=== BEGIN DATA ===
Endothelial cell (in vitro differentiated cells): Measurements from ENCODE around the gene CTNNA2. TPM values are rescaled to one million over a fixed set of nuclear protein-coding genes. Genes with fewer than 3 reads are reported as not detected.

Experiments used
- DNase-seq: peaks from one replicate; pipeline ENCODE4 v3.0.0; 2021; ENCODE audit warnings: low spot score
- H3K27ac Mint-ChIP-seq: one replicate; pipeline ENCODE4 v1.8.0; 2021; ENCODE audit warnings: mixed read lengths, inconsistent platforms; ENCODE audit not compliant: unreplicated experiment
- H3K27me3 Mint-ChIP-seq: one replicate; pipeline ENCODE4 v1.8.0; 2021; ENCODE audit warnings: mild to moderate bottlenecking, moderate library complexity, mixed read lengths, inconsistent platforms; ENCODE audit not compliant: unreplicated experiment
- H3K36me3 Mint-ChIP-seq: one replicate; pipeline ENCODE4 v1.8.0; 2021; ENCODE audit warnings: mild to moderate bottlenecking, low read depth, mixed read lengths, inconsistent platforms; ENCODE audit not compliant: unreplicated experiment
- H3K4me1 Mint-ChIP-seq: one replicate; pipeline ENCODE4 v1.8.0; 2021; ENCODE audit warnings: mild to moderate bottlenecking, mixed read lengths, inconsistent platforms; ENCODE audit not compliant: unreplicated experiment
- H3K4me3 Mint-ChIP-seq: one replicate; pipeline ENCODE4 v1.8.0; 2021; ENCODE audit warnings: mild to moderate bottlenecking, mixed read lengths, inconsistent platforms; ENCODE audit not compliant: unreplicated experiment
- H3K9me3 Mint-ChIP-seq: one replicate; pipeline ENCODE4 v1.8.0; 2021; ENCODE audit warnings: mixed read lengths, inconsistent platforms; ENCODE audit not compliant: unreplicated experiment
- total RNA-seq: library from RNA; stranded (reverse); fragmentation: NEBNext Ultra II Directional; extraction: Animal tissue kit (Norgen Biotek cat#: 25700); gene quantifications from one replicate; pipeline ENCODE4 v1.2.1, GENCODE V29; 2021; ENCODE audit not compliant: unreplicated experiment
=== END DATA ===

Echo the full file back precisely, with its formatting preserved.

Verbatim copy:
Endothelial cell (in vitro differentiated cells): Measurements from ENCODE around the gene CTNNA2. TPM values are rescaled to one million over a fixed set of nuclear protein-coding genes. Genes with fewer than 3 reads are reported as not detected.

Experiments used
- DNase-seq: peaks from one replicate; pipeline ENCODE4 v3.0.0; 2021; ENCODE audit warnings: low spot score
- H3K27ac Mint-ChIP-seq: one replicate; pipeline ENCODE4 v1.8.0; 2021; ENCODE audit warnings: mixed read lengths, inconsistent platforms; ENCODE audit not compliant: unreplicated experiment
- H3K27me3 Mint-ChIP-seq: one replicate; pipeline ENCODE4 v1.8.0; 2021; ENCODE audit warnings: mild to moderate bottlenecking, moderate library complexity, mixed read lengths, inconsistent platforms; ENCODE audit not compliant: unreplicated experiment
- H3K36me3 Mint-ChIP-seq: one replicate; pipeline ENCODE4 v1.8.0; 2021; ENCODE audit warnings: mild to moderate bottlenecking, low read depth, mixed read lengths, inconsistent platforms; ENCODE audit not compliant: unreplicated experiment
- H3K4me1 Mint-ChIP-seq: one replicate; pipeline ENCODE4 v1.8.0; 2021; ENCODE audit warnings: mild to moderate bottlenecking, mixed read lengths, inconsistent platforms; ENCODE audit not compliant: unreplicated experiment
- H3K4me3 Mint-ChIP-seq: one replicate; pipeline ENCODE4 v1.8.0; 2021; ENCODE audit warnings: mild to moderate bottlenecking, mixed read lengths, inconsistent platforms; ENCODE audit not compliant: unreplicated experiment
- H3K9me3 Mint-ChIP-seq: one replicate; pipeline ENCODE4 v1.8.0; 2021; ENCODE audit warnings: mixed read lengths, inconsistent platforms; ENCODE audit not compliant: unreplicated experiment
- total RNA-seq: library from RNA; stranded (reverse); fragmentation: NEBNext Ultra II Directional; extraction: Animal tissue kit (Norgen Biotek cat#: 25700); gene quantifications from one replicate; pipeline ENCODE4 v1.2.1, GENCODE V29; 2021; ENCODE audit not compliant: unreplicated experiment